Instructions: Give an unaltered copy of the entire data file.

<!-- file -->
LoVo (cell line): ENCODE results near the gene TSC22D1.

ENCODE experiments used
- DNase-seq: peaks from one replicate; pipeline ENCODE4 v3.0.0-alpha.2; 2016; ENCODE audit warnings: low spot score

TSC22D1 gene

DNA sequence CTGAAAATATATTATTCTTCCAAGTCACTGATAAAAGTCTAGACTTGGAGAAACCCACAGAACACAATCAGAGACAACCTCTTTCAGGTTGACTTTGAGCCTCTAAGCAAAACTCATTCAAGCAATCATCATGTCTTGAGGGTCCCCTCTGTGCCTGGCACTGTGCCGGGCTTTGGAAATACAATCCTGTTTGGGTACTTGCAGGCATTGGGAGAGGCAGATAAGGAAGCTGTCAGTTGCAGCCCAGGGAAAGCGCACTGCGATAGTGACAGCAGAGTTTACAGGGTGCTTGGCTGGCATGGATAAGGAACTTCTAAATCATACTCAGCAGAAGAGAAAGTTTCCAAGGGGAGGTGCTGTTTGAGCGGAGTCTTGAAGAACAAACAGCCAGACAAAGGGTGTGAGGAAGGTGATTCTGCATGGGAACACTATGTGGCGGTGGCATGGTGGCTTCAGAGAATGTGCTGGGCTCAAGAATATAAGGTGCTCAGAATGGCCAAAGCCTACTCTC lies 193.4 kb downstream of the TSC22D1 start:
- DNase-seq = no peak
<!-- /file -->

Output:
LoVo (cell line): ENCODE results near the gene TSC22D1.

ENCODE experiments used
- DNase-seq: peaks from one replicate; pipeline ENCODE4 v3.0.0-alpha.2; 2016; ENCODE audit warnings: low spot score

TSC22D1 gene

DNA sequence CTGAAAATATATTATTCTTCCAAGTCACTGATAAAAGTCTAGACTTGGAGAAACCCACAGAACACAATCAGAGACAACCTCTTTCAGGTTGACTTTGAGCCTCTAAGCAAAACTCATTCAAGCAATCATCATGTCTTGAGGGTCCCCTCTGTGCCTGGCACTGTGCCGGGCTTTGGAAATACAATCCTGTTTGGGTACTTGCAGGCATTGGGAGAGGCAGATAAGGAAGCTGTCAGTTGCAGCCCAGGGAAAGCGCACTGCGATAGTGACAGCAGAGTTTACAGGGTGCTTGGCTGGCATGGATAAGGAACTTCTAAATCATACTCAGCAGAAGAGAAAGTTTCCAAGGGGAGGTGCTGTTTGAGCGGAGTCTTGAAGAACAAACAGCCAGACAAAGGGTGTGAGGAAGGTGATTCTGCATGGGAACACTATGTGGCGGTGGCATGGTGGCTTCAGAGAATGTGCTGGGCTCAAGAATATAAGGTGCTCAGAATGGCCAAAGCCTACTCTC lies 193.4 kb downstream of the TSC22D1 start:
- DNase-seq = no peak